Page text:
Thursday, December 11, 2008

Today's Headlines

- The International Energy Agency, an adviser to 28 nations, said global oil demand will contract this year for the first time since 1983 and cut its outlook for 2009. Consumption worldwide will shrink in 2008 by 200,000 barrels a day, or 0.2 percent, the IEA said in a monthly report today. The reduction in demand is concentrated in developed economies in the Organization for Economic Cooperation and Development, where oil use will tumble 3.3 percent. In the fourth quarter of this year demand will shrink by 1.6 million barrels a day, or 1.8 percent. Next year consumption worldwide will increase by 400,000 barrels a day, or 0.5 percent, to 86.3 million barrels a day, according to the report. Next year’s oil demand growth may be wiped out if the economic slump deepens, the agency said.

- Saudi Arabia, the world’s biggest oil exporter, cut production more than traders and analysts had estimated last month, reflecting the nation’s commitment to halt the $100 plunge in crude prices. Oil rallied after Oil Minister Ali al-Naimi said in an interview in Poznan, Poland, that the kingdom pumped 8.493 million barrels of oil a day in November. That’s 287,000 barrels a day less than estimated by the International Energy Agency, and close to Saudi Arabia’s OPEC quota of 8.477 million barrels.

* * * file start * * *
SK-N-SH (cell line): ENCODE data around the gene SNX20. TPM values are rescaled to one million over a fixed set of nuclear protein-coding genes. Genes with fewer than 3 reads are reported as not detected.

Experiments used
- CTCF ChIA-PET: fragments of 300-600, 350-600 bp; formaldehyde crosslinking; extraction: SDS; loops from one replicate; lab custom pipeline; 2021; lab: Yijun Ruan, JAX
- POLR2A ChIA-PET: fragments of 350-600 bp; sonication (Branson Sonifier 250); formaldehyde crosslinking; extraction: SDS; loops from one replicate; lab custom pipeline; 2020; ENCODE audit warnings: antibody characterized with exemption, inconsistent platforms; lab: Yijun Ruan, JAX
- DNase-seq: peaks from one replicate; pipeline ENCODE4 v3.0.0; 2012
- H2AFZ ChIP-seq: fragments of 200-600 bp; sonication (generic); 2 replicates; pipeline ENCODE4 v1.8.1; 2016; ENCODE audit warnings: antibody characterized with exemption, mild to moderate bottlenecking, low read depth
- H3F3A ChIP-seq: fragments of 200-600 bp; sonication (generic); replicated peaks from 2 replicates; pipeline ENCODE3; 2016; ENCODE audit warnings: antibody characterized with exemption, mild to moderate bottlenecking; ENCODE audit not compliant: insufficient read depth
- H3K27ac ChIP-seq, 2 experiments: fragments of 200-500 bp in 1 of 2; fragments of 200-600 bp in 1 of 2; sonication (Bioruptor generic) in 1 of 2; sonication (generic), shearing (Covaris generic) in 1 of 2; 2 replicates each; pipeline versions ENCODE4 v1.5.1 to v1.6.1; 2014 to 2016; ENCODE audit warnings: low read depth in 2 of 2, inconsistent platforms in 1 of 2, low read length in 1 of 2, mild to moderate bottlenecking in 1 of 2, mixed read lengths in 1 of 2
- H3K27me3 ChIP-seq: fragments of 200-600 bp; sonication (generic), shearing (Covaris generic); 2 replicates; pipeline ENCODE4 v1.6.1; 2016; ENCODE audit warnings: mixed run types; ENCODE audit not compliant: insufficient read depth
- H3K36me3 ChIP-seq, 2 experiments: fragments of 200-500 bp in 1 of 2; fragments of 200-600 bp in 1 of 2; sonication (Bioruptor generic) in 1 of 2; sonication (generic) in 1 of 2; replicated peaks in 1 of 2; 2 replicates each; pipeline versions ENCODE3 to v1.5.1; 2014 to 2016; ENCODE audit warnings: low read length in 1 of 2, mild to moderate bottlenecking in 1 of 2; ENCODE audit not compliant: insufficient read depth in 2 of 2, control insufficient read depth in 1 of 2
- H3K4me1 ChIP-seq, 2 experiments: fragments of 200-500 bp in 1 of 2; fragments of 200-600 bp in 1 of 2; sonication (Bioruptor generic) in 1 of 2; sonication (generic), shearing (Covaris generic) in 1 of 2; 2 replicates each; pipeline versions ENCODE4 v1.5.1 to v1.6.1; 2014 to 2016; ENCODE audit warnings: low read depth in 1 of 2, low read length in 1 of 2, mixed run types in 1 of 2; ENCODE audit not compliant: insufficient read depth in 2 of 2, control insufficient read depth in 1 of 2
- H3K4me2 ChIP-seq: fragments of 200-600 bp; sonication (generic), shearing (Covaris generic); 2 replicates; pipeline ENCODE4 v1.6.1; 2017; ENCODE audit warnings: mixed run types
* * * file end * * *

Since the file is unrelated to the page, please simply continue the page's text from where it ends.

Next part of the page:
- Russians Buy Jewelry, Hoard Dollars as Ruble Plunges.

- China faces deflation next year as food and commodities prices have plunged, which will prompt the central bank to cut interest rates further, according to Goldman Sachs Group Inc. and JPMorgan Chase & Co.

Wall Street Journal:

- Among the hundreds of hours of conversations involving Illinois Gov. Rod Blagojevich secretly recorded by the FBI since Oct. 22, one phone call is drawing particular scrutiny among politicos, journalists and others in Washington. It was a marathon conference call on Monday, Nov. 10. The call lasted about two hours. On the phone were Mr. Blagojevich, his wife, his general counsel, an unnamed adviser, and John Harris, the governor’s chief of staff and his co-defendant in this week’s case. But what’s drawing the most interest is who was on the line from Washington, and the sequence of political events that followed that same night and in the ensuing days regarding Barack Obama’s close friend and adviser, Valerie Jarrett.